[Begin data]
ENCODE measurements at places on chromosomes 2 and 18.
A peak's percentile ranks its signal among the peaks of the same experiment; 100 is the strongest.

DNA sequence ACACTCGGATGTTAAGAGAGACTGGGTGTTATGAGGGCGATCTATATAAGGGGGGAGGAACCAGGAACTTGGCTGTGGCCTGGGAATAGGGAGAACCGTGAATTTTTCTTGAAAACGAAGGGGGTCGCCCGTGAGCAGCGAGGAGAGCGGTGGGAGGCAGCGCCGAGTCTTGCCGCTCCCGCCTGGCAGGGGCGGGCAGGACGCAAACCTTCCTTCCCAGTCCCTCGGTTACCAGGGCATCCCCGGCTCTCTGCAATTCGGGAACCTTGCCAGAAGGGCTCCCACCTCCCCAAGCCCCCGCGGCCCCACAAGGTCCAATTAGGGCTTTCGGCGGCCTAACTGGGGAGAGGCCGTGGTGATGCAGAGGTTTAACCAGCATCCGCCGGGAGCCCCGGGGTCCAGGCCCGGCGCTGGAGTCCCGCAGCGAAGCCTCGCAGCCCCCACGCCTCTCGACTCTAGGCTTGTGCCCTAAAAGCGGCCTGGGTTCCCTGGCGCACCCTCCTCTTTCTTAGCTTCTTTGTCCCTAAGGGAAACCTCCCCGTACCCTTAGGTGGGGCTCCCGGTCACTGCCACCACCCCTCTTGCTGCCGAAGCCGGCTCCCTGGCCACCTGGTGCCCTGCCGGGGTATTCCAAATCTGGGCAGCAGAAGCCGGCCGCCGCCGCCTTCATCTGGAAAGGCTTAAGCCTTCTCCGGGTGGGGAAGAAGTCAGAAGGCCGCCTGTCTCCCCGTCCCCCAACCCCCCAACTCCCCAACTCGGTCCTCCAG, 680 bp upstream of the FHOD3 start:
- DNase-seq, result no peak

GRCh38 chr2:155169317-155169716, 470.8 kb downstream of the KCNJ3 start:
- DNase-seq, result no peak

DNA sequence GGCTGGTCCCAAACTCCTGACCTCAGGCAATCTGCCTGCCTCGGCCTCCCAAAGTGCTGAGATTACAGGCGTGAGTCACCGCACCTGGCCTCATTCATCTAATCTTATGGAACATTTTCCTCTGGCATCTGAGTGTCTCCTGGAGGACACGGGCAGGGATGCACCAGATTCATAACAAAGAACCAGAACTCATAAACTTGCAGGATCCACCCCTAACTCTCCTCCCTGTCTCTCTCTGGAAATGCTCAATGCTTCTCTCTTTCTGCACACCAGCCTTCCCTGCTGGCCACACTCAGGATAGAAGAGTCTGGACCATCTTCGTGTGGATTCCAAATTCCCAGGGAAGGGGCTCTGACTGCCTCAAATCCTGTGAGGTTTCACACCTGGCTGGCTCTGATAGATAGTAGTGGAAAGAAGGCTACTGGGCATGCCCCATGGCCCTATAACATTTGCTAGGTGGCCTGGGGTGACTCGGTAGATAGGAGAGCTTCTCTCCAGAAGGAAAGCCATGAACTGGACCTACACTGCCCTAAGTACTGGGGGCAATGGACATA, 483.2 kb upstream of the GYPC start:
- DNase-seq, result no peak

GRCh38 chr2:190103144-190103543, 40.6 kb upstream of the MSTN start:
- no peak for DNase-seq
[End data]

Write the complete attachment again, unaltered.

ENCODE measurements at places on chromosomes 2 and 18.
A peak's percentile ranks its signal among the peaks of the same experiment; 100 is the strongest.

DNA sequence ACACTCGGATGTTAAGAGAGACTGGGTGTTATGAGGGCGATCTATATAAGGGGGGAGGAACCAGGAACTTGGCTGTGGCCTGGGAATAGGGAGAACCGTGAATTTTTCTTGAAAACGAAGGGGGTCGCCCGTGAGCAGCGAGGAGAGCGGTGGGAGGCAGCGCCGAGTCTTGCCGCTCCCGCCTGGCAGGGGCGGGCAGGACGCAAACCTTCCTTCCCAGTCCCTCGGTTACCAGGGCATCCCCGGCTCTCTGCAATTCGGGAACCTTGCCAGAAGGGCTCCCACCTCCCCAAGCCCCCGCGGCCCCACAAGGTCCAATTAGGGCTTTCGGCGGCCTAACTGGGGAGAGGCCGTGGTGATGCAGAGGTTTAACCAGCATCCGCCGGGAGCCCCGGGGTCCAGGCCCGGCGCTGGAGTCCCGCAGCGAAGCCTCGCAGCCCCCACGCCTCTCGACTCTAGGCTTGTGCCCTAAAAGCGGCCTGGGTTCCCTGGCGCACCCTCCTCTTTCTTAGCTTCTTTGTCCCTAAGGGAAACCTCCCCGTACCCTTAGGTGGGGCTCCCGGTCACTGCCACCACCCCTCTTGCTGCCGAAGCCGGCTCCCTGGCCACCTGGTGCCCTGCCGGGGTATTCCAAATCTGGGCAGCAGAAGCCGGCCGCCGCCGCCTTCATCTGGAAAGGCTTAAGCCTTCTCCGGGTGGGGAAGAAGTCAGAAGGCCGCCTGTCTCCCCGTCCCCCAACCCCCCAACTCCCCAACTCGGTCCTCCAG, 680 bp upstream of the FHOD3 start:
- DNase-seq, result no peak

GRCh38 chr2:155169317-155169716, 470.8 kb downstream of the KCNJ3 start:
- DNase-seq, result no peak

DNA sequence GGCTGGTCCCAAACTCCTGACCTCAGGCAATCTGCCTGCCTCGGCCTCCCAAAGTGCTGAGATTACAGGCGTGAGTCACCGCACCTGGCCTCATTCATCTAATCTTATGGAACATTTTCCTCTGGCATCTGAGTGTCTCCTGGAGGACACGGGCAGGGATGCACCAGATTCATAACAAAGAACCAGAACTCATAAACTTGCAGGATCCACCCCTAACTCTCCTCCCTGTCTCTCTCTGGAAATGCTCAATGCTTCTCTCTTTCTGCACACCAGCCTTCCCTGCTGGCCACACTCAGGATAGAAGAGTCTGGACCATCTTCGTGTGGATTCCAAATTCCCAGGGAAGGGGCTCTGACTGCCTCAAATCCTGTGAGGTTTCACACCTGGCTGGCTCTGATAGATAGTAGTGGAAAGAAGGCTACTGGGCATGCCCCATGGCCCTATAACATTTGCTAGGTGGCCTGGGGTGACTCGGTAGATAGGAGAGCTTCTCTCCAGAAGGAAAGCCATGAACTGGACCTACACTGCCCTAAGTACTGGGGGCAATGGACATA, 483.2 kb upstream of the GYPC start:
- DNase-seq, result no peak

GRCh38 chr2:190103144-190103543, 40.6 kb upstream of the MSTN start:
- no peak for DNase-seq